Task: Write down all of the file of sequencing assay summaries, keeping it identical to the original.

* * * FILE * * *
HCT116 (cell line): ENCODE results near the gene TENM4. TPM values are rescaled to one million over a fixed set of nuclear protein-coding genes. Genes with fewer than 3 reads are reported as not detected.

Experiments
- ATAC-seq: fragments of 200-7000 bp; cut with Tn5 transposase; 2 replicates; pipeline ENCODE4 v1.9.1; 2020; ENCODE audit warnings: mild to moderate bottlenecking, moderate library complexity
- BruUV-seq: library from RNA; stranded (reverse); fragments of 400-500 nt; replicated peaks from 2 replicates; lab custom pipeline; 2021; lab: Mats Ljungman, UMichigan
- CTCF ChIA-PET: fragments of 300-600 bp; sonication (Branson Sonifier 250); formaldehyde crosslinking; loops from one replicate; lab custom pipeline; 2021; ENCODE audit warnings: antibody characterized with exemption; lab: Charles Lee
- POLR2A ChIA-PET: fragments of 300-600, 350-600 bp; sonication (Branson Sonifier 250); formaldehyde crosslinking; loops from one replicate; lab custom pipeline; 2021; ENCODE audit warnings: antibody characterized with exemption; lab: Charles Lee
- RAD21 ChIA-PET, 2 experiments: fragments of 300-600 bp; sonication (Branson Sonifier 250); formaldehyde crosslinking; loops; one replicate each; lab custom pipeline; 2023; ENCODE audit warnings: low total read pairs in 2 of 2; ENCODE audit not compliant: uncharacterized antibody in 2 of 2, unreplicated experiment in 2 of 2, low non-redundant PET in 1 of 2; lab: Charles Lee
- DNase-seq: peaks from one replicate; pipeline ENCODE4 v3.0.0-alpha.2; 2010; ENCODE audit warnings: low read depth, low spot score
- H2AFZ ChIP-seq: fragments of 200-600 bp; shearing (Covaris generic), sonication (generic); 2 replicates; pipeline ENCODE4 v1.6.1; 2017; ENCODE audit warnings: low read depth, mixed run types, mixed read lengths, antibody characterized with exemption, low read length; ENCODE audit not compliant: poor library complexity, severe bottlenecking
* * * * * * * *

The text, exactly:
HCT116 (cell line): ENCODE results near the gene TENM4. TPM values are rescaled to one million over a fixed set of nuclear protein-coding genes. Genes with fewer than 3 reads are reported as not detected.

Experiments
- ATAC-seq: fragments of 200-7000 bp; cut with Tn5 transposase; 2 replicates; pipeline ENCODE4 v1.9.1; 2020; ENCODE audit warnings: mild to moderate bottlenecking, moderate library complexity
- BruUV-seq: library from RNA; stranded (reverse); fragments of 400-500 nt; replicated peaks from 2 replicates; lab custom pipeline; 2021; lab: Mats Ljungman, UMichigan
- CTCF ChIA-PET: fragments of 300-600 bp; sonication (Branson Sonifier 250); formaldehyde crosslinking; loops from one replicate; lab custom pipeline; 2021; ENCODE audit warnings: antibody characterized with exemption; lab: Charles Lee
- POLR2A ChIA-PET: fragments of 300-600, 350-600 bp; sonication (Branson Sonifier 250); formaldehyde crosslinking; loops from one replicate; lab custom pipeline; 2021; ENCODE audit warnings: antibody characterized with exemption; lab: Charles Lee
- RAD21 ChIA-PET, 2 experiments: fragments of 300-600 bp; sonication (Branson Sonifier 250); formaldehyde crosslinking; loops; one replicate each; lab custom pipeline; 2023; ENCODE audit warnings: low total read pairs in 2 of 2; ENCODE audit not compliant: uncharacterized antibody in 2 of 2, unreplicated experiment in 2 of 2, low non-redundant PET in 1 of 2; lab: Charles Lee
- DNase-seq: peaks from one replicate; pipeline ENCODE4 v3.0.0-alpha.2; 2010; ENCODE audit warnings: low read depth, low spot score
- H2AFZ ChIP-seq: fragments of 200-600 bp; shearing (Covaris generic), sonication (generic); 2 replicates; pipeline ENCODE4 v1.6.1; 2017; ENCODE audit warnings: low read depth, mixed run types, mixed read lengths, antibody characterized with exemption, low read length; ENCODE audit not compliant: poor library complexity, severe bottlenecking